Midlifers live their dreams by changing careers

At 47, attorney Frank Miele left a lucrative partnership at a law firm to open his own art gallery in New York City, a decision he says took him about "2½ seconds" to make and one he doesn't regret even in these tough economic times.

Joe Sabia of Boca Raton, Fla., was 46 when he quit his job selling medical products to become a physical education teacher and coach, which he calls "the best job in the world."

Bartan Kennedy, an assistant kindergarten teacher in Stamford, Conn., was 50 when she realized she still wanted to fulfill her lifelong desire to be a performer. So she took a job doing dramatic storytelling at three local libraries and now entertains 200 children every week.

"My audience is young and enthusiastic and forgiving, and I am finally a star," she says.

With the economy on the skids and retirement benefits being cut, many people realize they will need to continue working much longer than they ever expected, and they're rethinking how they want to spend those years.

Is there still time to switch, take a risk and pursue an old dream, a secret passion, something meaningful? USA TODAY asked to hear from readers who did just that, and dozens responded with details about how they changed course.

"People are realizing that they might be working for a long time, so they might as well find something that they like," says life coach Laura Berman Fortgang, author of Now What? 90 Days to a New Life Direction.

At least 5.3 million people ages 44 to 70 in the USA have encore careers, ones that combine income, personal meaning and social impact, and many more would like to pursue such jobs, according to the MetLife Foundation and Civic Ventures, a national think tank.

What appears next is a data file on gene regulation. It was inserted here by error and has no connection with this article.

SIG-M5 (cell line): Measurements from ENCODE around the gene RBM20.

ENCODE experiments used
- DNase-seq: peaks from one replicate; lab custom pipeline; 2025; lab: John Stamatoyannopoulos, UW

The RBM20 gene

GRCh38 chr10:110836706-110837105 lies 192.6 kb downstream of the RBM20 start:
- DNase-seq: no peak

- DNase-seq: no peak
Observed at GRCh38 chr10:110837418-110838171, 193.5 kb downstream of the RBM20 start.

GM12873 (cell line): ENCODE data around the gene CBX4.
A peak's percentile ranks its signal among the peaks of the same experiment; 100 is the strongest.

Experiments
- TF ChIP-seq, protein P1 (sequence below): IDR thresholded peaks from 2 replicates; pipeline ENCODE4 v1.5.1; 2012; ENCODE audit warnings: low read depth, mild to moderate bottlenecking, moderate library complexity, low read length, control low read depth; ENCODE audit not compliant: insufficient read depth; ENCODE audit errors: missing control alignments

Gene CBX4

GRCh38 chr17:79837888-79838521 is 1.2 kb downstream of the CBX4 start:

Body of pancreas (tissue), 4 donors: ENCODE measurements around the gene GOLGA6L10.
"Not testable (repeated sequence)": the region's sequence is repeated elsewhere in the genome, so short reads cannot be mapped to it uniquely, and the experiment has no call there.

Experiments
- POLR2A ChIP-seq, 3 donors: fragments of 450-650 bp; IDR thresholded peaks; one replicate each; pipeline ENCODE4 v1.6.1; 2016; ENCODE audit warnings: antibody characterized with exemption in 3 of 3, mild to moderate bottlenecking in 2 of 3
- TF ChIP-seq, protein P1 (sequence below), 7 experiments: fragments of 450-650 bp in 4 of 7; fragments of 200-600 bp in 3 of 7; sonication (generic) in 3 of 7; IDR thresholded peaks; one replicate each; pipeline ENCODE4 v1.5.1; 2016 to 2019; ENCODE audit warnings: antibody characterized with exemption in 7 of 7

But figuring out what to do can be a daunting task, experts say, and many people are frozen in indecision and fear. Too often people dismiss their passions and dreams as improbable because they might need more training or because they feel as if they'll be throwing away years they invested in graduate school or their current careers, Fortgang says.

Many clients tell her they have no idea how to begin to uncover another passion or dream within themselves. They say to her: "I don't know what else I would do." She looks at them and says, "I bet you do, but you don't want to admit it." Fortgang has clients write their life stories so they can uncover forgotten interests.

Frank Farley, a psychologist at Temple University in Philadelphia and former president of the American Psychological Association, says figuring out something that will sustain your commitment, passion and drive for years to come takes careful thought. "I have a simple formula for success in life," he says. "Success equals self-knowledge plus motivation."

When it comes to your self-knowledge, Farley advises taking a hard look at your current job. What do you like about it, and what don't you like? Ask yourself if you have a passion such as art, landscaping or writing that you will regret not pursuing. "You don't want to look back and think, 'I wish I'd done that.'

"After you come up with some passions or interests that might evolve into a new career, then it's important to do a dispassionate analysis of them: Is this enough for me? Can I make enough to support myself and my spouse?"

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